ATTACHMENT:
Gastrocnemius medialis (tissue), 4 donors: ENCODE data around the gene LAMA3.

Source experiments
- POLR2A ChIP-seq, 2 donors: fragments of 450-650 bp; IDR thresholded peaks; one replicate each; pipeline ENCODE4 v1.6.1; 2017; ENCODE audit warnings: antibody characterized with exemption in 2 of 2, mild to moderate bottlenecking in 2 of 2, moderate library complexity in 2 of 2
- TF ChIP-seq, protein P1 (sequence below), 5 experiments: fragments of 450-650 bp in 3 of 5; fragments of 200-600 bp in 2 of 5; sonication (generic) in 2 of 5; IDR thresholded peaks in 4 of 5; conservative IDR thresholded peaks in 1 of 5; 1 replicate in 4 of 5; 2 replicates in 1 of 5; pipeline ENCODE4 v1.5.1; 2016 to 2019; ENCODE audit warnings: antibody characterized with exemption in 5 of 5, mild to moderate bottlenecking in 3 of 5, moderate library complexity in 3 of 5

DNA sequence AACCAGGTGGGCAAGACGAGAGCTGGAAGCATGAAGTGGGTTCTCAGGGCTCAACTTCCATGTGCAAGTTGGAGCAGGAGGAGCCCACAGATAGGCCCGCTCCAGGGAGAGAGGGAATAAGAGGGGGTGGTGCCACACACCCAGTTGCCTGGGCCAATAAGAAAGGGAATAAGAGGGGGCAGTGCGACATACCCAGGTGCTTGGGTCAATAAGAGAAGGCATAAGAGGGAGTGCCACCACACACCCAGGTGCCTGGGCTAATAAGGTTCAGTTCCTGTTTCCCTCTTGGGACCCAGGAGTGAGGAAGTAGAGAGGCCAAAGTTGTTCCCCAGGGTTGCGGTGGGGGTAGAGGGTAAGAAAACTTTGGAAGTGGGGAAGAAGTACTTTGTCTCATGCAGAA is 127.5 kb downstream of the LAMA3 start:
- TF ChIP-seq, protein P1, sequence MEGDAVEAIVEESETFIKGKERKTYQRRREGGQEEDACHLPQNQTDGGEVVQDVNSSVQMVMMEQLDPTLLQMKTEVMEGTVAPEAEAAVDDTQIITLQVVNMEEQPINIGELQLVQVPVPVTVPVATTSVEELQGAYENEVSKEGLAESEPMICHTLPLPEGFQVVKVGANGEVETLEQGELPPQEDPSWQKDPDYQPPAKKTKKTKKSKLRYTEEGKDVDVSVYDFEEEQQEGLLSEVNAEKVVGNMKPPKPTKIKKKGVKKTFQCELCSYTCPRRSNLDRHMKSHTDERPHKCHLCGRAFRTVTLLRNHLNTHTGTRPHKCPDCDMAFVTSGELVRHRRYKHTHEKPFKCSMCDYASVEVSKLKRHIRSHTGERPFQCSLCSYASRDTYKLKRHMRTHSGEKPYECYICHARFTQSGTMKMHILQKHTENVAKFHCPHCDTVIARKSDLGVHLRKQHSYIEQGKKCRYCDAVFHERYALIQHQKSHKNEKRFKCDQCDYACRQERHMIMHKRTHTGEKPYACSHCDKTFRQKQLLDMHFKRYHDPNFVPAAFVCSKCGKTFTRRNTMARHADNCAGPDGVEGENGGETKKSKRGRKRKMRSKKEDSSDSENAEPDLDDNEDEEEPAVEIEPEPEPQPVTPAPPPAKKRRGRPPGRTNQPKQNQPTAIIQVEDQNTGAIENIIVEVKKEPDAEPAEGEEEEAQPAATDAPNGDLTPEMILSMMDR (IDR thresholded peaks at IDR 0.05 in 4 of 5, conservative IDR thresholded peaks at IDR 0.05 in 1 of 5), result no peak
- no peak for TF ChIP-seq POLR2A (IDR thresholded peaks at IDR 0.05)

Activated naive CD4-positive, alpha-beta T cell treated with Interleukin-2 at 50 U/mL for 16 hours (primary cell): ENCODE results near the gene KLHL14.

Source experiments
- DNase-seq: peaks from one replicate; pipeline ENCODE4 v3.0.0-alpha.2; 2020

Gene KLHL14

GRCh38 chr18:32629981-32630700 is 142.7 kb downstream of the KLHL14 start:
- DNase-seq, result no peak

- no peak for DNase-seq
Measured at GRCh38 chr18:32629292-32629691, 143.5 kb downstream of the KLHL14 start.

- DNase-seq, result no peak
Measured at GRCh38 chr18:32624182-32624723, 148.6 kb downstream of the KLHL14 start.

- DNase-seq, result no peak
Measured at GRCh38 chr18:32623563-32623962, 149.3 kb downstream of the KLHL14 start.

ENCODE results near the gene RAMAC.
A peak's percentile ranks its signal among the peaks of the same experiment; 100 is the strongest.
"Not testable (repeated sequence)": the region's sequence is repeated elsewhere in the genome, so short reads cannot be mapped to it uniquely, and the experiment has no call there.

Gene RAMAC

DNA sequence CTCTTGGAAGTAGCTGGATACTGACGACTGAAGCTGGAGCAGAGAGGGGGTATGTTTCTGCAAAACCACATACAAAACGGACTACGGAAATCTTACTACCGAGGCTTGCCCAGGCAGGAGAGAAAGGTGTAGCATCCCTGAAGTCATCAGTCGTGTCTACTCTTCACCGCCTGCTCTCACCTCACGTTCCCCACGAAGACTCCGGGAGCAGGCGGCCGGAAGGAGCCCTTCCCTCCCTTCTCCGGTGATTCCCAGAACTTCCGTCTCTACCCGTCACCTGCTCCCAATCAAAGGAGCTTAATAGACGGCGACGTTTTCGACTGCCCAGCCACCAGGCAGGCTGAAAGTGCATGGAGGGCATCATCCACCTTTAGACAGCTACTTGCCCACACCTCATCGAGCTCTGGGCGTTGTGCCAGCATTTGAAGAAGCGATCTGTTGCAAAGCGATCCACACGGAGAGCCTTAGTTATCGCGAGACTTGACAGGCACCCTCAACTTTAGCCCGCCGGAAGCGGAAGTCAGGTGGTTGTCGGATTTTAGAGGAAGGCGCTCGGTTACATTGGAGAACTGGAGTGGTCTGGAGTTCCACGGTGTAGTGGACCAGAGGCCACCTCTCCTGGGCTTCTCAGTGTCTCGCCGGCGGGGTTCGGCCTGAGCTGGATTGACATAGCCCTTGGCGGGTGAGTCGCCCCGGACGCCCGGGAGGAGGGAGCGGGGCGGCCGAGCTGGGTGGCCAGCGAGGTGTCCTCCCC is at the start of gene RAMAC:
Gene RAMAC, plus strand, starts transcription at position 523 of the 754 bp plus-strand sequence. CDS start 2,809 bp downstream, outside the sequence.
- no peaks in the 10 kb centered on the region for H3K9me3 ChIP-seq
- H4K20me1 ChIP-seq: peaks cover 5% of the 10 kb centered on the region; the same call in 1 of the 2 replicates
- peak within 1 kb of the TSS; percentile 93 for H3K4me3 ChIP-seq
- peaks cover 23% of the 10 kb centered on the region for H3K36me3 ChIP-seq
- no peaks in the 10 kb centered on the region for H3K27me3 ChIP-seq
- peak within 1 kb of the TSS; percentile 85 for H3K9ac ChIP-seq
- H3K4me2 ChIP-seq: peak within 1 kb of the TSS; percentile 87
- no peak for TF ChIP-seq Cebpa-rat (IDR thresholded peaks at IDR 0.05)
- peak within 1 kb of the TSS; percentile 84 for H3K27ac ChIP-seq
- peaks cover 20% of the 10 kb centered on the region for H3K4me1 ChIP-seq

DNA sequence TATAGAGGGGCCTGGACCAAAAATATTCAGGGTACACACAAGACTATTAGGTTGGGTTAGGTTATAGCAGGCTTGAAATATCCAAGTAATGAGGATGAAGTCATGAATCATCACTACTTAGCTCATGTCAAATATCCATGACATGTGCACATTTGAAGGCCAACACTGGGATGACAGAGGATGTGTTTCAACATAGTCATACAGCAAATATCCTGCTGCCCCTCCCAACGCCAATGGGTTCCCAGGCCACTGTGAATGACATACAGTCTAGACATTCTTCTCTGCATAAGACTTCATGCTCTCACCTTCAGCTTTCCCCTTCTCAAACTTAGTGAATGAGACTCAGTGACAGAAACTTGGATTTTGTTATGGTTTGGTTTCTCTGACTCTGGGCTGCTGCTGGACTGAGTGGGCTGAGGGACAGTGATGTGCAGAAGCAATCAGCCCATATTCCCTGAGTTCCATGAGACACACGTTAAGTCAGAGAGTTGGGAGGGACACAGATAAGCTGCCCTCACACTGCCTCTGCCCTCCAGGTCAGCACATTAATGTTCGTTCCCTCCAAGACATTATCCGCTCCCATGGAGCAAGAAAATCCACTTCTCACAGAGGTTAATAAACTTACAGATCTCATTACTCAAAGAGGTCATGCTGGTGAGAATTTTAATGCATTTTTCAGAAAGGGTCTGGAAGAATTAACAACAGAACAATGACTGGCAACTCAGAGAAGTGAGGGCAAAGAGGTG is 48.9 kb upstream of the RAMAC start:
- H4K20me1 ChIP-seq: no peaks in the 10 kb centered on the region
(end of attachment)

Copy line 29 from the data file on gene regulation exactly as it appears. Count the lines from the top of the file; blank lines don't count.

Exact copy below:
- peaks cover 23% of the 10 kb centered on the region for H3K36me3 ChIP-seq